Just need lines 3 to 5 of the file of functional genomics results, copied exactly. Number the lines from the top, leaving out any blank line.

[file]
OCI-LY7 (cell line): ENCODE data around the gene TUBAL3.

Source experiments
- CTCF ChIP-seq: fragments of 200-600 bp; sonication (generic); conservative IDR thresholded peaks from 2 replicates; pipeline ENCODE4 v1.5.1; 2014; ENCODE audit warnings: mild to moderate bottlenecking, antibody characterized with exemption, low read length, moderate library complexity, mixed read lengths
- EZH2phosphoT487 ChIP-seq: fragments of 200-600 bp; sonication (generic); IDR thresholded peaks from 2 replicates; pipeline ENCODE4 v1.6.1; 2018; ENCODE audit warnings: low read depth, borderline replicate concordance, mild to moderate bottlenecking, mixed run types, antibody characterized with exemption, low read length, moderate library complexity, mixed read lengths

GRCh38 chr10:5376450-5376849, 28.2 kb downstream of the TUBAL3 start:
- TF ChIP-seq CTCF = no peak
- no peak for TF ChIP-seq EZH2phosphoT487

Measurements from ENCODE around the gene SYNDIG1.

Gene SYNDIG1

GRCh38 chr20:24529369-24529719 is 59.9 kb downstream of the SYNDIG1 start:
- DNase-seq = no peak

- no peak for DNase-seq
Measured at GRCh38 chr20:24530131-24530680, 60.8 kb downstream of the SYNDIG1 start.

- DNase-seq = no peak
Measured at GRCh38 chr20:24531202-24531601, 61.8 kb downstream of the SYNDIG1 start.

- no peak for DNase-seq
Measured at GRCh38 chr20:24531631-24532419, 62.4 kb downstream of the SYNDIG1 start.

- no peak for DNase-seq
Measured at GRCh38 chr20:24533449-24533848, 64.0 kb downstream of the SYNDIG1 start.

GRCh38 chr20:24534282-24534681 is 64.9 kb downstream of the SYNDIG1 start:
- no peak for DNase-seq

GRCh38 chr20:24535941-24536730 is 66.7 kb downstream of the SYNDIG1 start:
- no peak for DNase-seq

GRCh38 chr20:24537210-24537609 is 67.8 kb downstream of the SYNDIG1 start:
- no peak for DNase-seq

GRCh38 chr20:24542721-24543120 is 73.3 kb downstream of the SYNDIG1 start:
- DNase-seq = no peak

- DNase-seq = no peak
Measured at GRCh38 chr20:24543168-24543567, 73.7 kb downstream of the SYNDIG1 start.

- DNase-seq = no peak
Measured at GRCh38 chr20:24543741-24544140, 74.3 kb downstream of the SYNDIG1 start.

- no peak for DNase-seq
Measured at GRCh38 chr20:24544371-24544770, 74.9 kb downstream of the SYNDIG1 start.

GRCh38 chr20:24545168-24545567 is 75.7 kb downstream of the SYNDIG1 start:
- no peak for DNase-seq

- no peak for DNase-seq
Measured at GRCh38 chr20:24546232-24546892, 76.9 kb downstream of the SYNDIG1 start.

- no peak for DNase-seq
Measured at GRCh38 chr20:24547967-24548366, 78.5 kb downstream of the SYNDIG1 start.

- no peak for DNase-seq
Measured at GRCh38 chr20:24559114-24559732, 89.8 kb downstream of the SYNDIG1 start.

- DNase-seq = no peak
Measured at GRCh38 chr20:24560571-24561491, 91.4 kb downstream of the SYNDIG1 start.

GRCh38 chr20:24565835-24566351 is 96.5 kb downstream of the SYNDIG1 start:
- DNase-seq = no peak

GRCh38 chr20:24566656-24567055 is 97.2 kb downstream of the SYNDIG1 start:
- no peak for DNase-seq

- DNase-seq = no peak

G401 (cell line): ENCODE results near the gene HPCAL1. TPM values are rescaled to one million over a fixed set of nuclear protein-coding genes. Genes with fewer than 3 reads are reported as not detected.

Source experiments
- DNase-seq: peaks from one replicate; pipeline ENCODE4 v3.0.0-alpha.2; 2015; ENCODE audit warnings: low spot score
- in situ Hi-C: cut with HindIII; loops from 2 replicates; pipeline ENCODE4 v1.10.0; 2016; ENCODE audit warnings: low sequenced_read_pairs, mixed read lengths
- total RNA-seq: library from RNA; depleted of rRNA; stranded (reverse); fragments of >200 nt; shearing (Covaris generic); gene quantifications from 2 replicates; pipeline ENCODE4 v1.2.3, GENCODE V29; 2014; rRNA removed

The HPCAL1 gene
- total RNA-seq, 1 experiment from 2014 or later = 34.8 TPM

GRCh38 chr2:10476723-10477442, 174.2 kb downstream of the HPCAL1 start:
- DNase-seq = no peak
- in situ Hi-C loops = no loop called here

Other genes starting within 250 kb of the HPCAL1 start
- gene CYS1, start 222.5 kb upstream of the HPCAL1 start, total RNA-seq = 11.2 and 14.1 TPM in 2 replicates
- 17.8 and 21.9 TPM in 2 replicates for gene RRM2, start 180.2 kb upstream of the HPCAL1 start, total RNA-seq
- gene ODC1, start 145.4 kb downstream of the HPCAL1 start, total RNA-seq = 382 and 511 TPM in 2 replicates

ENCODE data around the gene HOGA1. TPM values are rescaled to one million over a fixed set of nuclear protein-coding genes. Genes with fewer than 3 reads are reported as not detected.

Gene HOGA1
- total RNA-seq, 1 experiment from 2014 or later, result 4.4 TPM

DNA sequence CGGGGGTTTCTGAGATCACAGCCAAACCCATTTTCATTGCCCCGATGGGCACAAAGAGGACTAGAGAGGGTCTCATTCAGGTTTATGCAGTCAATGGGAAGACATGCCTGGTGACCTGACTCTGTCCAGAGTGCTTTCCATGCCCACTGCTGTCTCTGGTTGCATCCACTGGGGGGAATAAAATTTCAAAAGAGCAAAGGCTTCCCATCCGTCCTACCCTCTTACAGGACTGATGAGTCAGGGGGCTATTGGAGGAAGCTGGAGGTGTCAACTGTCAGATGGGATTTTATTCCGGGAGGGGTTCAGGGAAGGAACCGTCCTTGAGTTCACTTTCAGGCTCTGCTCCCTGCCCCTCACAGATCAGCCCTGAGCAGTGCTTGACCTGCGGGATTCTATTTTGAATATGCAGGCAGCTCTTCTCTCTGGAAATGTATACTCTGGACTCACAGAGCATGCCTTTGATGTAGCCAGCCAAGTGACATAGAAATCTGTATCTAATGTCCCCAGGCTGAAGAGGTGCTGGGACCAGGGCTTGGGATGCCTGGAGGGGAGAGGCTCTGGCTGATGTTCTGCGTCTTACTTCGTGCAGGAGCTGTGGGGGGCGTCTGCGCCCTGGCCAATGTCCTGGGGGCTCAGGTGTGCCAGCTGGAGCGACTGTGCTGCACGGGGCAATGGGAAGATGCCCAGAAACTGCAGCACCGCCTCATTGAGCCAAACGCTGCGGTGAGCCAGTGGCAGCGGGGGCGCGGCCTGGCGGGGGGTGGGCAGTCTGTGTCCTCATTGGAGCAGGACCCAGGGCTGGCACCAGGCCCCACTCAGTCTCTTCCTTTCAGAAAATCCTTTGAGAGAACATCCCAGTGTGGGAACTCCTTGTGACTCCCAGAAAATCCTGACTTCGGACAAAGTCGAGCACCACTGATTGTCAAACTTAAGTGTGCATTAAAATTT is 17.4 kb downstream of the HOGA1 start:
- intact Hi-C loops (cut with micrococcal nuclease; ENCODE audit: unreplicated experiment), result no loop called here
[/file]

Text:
- CTCF ChIP-seq: fragments of 200-600 bp; sonication (generic); conservative IDR thresholded peaks from 2 replicates; pipeline ENCODE4 v1.5.1; 2014; ENCODE audit warnings: mild to moderate bottlenecking, antibody characterized with exemption, low read length, moderate library complexity, mixed read lengths
- EZH2phosphoT487 ChIP-seq: fragments of 200-600 bp; sonication (generic); IDR thresholded peaks from 2 replicates; pipeline ENCODE4 v1.6.1; 2018; ENCODE audit warnings: low read depth, borderline replicate concordance, mild to moderate bottlenecking, mixed run types, antibody characterized with exemption, low read length, moderate library complexity, mixed read lengths

GRCh38 chr10:5376450-5376849, 28.2 kb downstream of the TUBAL3 start: